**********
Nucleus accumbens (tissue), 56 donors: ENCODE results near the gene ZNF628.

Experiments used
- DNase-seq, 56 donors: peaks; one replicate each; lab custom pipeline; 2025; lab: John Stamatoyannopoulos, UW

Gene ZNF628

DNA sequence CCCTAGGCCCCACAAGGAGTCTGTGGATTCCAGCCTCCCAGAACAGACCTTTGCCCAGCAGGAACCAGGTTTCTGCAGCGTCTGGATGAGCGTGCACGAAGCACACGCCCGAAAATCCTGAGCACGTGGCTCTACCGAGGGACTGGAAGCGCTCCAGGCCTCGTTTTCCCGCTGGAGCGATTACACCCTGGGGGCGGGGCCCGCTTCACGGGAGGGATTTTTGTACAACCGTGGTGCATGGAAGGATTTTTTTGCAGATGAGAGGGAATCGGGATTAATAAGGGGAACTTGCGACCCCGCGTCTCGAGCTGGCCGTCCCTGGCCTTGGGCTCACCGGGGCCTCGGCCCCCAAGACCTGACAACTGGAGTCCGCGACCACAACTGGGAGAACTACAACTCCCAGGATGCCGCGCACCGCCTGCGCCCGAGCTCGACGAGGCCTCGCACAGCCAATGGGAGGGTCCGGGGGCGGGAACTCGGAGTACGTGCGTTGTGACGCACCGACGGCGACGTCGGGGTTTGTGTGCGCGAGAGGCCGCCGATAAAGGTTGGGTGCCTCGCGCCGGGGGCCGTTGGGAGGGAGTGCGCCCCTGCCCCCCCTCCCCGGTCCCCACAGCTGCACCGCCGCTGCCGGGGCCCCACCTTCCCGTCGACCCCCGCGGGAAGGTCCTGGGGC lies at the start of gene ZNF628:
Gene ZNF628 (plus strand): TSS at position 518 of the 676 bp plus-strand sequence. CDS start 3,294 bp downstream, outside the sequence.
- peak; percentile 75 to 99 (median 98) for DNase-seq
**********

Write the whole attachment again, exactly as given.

Nucleus accumbens (tissue), 56 donors: ENCODE results near the gene ZNF628.

Experiments used
- DNase-seq, 56 donors: peaks; one replicate each; lab custom pipeline; 2025; lab: John Stamatoyannopoulos, UW

Gene ZNF628

DNA sequence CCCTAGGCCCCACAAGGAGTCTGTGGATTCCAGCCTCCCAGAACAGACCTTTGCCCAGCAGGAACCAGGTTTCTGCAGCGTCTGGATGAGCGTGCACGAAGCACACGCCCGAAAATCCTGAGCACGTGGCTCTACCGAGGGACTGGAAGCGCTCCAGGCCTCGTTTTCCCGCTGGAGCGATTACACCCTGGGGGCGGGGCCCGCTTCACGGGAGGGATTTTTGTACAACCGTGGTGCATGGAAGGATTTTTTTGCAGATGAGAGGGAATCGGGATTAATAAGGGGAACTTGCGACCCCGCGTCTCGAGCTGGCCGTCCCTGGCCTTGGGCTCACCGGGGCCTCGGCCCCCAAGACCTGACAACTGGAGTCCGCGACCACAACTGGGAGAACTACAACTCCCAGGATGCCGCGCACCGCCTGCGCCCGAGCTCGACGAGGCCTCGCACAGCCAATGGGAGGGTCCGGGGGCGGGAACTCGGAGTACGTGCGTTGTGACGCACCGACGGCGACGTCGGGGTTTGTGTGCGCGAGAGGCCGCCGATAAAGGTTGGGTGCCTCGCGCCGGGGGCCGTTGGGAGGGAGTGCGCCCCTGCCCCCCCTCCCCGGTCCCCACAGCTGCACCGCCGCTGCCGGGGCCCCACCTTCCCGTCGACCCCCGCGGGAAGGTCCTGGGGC lies at the start of gene ZNF628:
Gene ZNF628 (plus strand): TSS at position 518 of the 676 bp plus-strand sequence. CDS start 3,294 bp downstream, outside the sequence.
- peak; percentile 75 to 99 (median 98) for DNase-seq